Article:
How might we decrease depression in seniors during COVID-19?
Goal 3: Good Health & Well-being| By: Melissa
COVID-19 has created a new environment for seniors causing them to fear for their futures and thus, leading to an increase in depression and loneliness. The pandemic has changed seniors' lives indefinitely. Those living in senior homes are suffering in quarantine and are being isolated from their loved ones. Since the beginning of March, there has been a range of restrictions created to protect them from the pandemic and many have had to find ways to keep busy in their homes. Many seniors used to keep themselves busy by doing things like playing music, reminiscing over old pictures, and picking up hobbies like jigsaw puzzles, knitting, and crossword puzzles. However, family members are desperate to be reunited with their loved ones and have turned towards applications like FaceTime and Zoom, so seniors can feel as if they are connecting with them in-person. The new restrictions in Alberta now allow family members to be able to book times to visit their loved ones once they test negative for COVID-19. However, due to the ongoing pandemic, there are still strict restrictions in place for seniors living in homes and a lot of them are wondering when they will be able to return to their old routine.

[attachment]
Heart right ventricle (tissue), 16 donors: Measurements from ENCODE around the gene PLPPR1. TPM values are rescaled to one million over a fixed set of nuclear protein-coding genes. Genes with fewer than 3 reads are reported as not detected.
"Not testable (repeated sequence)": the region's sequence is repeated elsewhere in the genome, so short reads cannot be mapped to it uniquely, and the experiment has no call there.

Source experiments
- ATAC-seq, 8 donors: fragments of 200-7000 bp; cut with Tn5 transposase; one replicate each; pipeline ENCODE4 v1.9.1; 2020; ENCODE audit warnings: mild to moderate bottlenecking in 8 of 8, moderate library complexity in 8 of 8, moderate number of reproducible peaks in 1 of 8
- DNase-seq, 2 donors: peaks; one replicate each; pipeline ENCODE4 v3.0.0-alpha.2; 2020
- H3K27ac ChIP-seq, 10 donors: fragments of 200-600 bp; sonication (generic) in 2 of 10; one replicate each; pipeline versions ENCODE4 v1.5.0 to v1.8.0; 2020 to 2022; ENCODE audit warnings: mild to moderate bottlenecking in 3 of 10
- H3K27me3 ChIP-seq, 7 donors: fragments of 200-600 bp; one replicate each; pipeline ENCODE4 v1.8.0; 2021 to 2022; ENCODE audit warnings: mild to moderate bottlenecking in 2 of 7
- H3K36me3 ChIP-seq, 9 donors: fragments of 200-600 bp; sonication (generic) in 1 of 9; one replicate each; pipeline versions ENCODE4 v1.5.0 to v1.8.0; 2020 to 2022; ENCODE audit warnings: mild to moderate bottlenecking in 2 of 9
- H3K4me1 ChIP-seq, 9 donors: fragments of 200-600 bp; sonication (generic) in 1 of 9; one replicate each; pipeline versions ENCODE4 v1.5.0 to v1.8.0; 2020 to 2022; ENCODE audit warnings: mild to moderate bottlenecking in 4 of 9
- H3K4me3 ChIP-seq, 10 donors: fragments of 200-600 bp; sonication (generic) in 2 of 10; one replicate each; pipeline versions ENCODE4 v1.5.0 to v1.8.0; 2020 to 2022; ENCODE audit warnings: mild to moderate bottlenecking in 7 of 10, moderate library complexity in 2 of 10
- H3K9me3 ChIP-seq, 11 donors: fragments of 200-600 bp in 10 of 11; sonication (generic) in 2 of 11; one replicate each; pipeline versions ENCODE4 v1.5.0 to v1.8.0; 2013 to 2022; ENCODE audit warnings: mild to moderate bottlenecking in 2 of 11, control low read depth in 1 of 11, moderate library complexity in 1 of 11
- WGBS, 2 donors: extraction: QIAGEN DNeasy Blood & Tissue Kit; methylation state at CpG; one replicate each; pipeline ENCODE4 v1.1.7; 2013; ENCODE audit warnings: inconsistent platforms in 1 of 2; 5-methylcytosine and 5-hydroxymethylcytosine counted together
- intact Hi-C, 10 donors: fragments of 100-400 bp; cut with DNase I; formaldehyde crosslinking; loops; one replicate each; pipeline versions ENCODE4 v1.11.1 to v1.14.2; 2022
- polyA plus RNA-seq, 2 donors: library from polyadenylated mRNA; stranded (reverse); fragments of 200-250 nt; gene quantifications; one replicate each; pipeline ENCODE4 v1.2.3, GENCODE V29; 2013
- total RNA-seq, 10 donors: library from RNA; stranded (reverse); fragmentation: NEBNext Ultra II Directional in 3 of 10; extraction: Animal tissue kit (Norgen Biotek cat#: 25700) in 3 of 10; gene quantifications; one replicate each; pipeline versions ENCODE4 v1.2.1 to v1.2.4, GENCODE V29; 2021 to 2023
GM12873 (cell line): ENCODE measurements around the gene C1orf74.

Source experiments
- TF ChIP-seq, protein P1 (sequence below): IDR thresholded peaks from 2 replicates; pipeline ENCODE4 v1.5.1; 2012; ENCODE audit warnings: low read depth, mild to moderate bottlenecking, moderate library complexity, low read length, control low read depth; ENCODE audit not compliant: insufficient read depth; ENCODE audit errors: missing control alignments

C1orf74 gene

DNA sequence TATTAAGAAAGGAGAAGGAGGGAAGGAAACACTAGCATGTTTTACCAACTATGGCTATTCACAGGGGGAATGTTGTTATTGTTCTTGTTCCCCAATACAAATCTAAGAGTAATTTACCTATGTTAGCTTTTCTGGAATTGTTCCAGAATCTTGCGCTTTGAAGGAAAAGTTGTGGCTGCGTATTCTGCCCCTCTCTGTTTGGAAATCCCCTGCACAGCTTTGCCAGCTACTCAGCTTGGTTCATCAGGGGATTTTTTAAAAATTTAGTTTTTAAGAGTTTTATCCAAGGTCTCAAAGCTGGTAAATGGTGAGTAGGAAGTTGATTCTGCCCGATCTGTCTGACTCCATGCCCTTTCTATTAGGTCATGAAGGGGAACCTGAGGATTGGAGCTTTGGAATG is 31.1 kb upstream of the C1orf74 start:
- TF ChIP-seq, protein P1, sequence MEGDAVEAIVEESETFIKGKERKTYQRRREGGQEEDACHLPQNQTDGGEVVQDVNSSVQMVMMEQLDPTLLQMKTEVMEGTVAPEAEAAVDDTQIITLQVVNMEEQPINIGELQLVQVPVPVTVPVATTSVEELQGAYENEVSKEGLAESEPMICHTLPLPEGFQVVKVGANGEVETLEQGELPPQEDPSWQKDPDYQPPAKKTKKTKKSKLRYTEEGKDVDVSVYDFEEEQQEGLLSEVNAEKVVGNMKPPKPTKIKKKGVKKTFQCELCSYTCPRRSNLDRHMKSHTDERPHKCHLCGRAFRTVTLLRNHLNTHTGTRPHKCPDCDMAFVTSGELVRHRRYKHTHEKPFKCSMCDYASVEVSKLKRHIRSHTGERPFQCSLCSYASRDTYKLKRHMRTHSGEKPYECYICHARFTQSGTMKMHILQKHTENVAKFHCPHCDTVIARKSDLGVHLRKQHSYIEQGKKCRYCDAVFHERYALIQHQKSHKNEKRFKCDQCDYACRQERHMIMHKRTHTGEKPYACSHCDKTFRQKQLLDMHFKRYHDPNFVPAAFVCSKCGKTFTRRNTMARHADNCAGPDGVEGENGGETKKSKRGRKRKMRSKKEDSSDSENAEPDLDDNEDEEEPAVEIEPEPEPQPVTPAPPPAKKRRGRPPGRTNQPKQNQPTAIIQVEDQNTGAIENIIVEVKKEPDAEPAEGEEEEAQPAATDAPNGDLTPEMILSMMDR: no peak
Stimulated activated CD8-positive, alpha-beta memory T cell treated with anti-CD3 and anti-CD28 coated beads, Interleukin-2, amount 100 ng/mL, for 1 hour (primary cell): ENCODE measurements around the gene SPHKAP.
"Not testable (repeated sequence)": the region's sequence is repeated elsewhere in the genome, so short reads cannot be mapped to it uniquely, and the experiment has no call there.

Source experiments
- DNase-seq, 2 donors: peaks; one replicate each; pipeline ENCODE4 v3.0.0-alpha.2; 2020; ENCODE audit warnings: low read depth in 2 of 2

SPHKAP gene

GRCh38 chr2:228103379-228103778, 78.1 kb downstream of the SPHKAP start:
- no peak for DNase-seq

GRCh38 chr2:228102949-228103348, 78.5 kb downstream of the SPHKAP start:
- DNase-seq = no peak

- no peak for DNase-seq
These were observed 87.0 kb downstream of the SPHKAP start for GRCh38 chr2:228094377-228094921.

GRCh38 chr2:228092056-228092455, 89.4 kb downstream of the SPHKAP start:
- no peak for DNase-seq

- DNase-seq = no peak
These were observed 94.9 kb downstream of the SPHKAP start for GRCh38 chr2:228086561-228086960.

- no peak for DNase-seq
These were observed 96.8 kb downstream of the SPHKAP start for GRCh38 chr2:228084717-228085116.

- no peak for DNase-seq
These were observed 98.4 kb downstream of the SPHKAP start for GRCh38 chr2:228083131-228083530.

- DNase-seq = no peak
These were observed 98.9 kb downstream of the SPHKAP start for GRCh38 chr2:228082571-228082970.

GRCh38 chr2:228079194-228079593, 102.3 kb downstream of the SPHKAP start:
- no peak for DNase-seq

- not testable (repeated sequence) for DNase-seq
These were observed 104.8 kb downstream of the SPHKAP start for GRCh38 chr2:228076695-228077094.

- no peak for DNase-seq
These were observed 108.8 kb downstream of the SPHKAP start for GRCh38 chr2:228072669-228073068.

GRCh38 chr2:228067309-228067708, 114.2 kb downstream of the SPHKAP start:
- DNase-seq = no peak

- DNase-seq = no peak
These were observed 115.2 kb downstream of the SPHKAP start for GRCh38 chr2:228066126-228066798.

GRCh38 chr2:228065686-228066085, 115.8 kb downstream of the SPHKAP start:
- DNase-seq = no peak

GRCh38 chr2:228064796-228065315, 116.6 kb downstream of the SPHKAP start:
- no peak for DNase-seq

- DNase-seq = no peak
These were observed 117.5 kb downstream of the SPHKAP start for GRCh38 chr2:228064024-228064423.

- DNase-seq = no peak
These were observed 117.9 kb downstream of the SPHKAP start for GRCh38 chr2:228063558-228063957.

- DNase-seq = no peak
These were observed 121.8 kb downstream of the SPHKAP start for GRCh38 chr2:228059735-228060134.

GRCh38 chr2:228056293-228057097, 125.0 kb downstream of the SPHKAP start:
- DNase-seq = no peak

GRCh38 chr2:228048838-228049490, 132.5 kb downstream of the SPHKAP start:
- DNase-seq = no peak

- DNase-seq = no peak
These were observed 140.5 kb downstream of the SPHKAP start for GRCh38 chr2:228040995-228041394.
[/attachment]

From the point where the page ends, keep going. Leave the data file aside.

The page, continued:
Depression in seniors is something that I was drawn to explore since I worked in a retirement home in high school and at the Kerby Centre during my work placement. I also have family members who work in a retirement home and I wanted to explore how COVID-19 has impacted the mental health of seniors. During my research, I discovered that seniors with dementia have difficulty understanding why they are being isolated from their loved ones.